[Re]claiming “Inclusive Education” Toward Cohesion in Educational Reform: Disability Studies Unravels the Myth of the Normal Child by Susan Baglieri, Lynne M. Bejoian, Alicia A. Broderick, David J Connor & Jan Valle — 2011Background/Context: This article calls attention to the restrictive notions of inclusive education promulgated within the discourse of special education in the United States and asserts the value of using disability studies in education to support broader conceptualizations of inclusion that potentially incorporate all students.
Purpose/Objective/Research Question/Focus of Study: By dismantling the myth of the typical/average child, the authors reveal ways in which educational practices actively contribute to creation of “normalcy” and discuss the harmful effects that this can have on all citizens. They illustrate selected practices that help constitute the normative center of schools by using the organizing principle of disability as a heuristic device to enable multiple simultaneous critical standpoints.
Research Design: Analytic essay.
Conclusions/Recommendations: The authors call for the dissolution of the normative center of schools through an interdisciplinary alliance between disability studies and other criticalist fields that share the aim of claiming value in human diversity over standardization.
To view the full-text for this article you must be signed-in with the appropropriate membership. Please review your options below: |
- Inviting Interdisciplinary Alliances Around Inclusive Educational Reform: Introduction to the Special Issue on Disability Studies in Education
- “Coming Out Crip” in Inclusive Education
- [Re]conceptualizing Inclusion: Can Critical Race Theory and Interest Convergence Be Utilized to Achieve Inclusion and Equity for African American Students?
- Smartness as Property: A Critical Exploration of Intersections Between Whiteness and Disability Studies
- Addressing Racial/Ethnic Disproportionality in Special Education: Case Studies of Suburban School Districts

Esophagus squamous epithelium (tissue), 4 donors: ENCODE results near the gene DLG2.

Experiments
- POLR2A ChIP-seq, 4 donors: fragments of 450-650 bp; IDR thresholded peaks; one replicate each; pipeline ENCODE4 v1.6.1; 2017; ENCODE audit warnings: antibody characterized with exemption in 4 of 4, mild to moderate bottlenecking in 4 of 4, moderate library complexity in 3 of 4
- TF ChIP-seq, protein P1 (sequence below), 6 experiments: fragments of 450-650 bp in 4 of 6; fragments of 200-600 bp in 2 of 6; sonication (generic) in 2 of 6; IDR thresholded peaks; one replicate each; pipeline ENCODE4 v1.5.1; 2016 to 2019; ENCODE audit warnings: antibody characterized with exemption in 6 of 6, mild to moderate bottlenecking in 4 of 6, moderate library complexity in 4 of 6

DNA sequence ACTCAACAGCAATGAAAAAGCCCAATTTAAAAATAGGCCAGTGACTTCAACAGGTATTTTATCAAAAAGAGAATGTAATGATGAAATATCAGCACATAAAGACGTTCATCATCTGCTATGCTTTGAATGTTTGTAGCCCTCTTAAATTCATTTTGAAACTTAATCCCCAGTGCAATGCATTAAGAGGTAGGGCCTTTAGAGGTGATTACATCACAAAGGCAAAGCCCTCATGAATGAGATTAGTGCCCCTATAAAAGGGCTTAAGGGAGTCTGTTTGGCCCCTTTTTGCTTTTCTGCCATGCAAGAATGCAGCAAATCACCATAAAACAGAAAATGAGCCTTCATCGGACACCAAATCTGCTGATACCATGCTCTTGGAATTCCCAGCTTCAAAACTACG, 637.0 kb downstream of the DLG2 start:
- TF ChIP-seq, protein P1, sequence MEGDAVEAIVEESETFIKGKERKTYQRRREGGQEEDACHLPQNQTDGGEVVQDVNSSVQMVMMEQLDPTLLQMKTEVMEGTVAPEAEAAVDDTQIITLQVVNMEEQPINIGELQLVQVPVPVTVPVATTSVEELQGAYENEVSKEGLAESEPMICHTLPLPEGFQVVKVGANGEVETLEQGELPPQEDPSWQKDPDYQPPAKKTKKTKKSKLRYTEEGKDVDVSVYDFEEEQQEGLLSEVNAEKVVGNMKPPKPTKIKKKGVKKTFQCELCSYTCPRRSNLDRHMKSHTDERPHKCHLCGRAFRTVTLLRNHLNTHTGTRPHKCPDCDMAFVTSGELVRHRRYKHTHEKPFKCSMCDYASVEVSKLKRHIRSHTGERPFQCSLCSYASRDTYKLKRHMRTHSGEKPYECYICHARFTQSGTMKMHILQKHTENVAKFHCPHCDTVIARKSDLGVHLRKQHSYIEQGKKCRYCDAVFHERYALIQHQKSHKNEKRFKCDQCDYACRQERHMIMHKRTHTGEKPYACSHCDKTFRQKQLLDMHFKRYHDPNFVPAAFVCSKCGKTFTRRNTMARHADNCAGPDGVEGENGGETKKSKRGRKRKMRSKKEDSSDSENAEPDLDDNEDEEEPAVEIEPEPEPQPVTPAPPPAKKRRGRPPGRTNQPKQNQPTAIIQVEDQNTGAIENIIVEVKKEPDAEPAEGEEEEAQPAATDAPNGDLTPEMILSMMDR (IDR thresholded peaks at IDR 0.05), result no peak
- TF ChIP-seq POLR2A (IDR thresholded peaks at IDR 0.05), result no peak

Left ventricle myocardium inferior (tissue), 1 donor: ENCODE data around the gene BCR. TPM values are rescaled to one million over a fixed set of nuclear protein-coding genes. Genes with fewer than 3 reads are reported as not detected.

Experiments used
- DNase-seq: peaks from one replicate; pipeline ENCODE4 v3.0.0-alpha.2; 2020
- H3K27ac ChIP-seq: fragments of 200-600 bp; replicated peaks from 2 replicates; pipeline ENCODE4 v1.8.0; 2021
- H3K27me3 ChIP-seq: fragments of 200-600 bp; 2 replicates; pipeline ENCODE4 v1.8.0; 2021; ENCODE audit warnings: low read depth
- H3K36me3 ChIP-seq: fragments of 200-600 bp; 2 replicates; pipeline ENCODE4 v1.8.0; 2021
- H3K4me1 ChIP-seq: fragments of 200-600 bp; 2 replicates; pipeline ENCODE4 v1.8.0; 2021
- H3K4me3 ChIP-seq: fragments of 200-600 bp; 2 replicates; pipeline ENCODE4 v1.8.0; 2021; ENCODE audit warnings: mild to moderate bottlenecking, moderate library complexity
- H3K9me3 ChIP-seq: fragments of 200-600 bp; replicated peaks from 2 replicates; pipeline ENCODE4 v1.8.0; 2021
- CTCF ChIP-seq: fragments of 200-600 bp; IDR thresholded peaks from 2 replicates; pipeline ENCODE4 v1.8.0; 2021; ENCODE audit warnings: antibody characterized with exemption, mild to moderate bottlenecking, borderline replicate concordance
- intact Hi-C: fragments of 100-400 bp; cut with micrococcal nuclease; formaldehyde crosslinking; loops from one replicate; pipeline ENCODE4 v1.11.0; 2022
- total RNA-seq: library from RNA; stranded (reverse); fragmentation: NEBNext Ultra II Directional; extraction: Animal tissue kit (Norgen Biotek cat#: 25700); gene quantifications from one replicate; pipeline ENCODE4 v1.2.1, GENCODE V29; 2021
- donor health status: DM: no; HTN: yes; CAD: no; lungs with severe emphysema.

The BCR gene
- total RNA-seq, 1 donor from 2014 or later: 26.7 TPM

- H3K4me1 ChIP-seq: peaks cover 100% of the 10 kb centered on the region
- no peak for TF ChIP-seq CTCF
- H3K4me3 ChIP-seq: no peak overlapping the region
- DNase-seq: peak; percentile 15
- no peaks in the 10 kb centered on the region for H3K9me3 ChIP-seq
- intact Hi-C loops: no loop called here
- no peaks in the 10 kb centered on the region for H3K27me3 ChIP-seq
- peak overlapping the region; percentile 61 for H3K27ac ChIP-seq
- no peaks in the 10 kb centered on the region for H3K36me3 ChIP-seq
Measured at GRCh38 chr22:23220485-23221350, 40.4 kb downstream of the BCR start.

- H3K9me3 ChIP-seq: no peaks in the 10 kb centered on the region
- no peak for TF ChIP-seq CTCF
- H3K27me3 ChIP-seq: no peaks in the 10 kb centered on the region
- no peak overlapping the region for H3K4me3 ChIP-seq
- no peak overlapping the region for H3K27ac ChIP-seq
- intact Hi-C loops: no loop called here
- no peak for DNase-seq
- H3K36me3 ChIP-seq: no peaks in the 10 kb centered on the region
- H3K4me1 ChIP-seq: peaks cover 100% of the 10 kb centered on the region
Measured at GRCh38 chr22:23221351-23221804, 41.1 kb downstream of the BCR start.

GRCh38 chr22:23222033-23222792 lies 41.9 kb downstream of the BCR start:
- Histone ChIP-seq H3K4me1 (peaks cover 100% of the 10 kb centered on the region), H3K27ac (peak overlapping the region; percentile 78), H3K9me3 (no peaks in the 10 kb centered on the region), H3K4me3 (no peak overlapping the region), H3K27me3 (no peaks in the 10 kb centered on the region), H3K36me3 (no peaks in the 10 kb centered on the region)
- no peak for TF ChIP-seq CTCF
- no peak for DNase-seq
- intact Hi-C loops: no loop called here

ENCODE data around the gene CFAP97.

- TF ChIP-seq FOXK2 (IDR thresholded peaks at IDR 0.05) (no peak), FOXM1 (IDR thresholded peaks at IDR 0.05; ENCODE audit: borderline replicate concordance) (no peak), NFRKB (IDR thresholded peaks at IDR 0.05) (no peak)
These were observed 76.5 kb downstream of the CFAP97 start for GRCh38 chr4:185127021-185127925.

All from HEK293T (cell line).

- Disability Life Writing and the Politics of Knowing
- Creating Alliances Against Exclusivity: A Pathway to Inclusive Educational Reform
- Reading Embodied Citizenship: Disability, Narrative, and the Body Politic
- The Blind Advantage: How Going Blind Made Me a Stronger Principal and How Including Children with Disabilities Made Our School Better for Everyone
- Inclusive Education: Examining Equity on Five Continents
- The Woman Who Changed Her Brain: And Other Inspiring Stories of Pioneering Brain Transformation
- d/Deaf and d/Dumb
- Scripted Curriculum: What Movies Teach About Dis/ability and Black Males
- Agency in Real Time? Situating Teachers’ Efforts Toward Inclusion in the Context of Local and Enduring Struggles
- Standardized Writing Opportunities: A Case Study of Writing Instruction in Inclusive Classrooms
- The Principal's Handbook for Leading Inclusive Schools
- The New Inclusion: Differentiated Strategies to Engage ALL Students
- Youth, Education and the Role of Society: Rethinking Learning in the High School Years
- Education Reform: Confronting the Secular Ideal
- Condition Critical—Key Principles for Equitable and Inclusive Education
- Leading Educational Change: Global Issues, Challenges, and Lessons on Whole-System Reform
- (Un)Learning Disability: Recognizing and Changing Restrictive Views of Student Ability
- Promising Practices To Empower Culturally And Linguistically Diverse Families Of Children With Disabilities
- Becoming a Great Inclusive Educator (Disability Studies in Education)
- Culturally Inclusive Educator: First Step in the Right Direction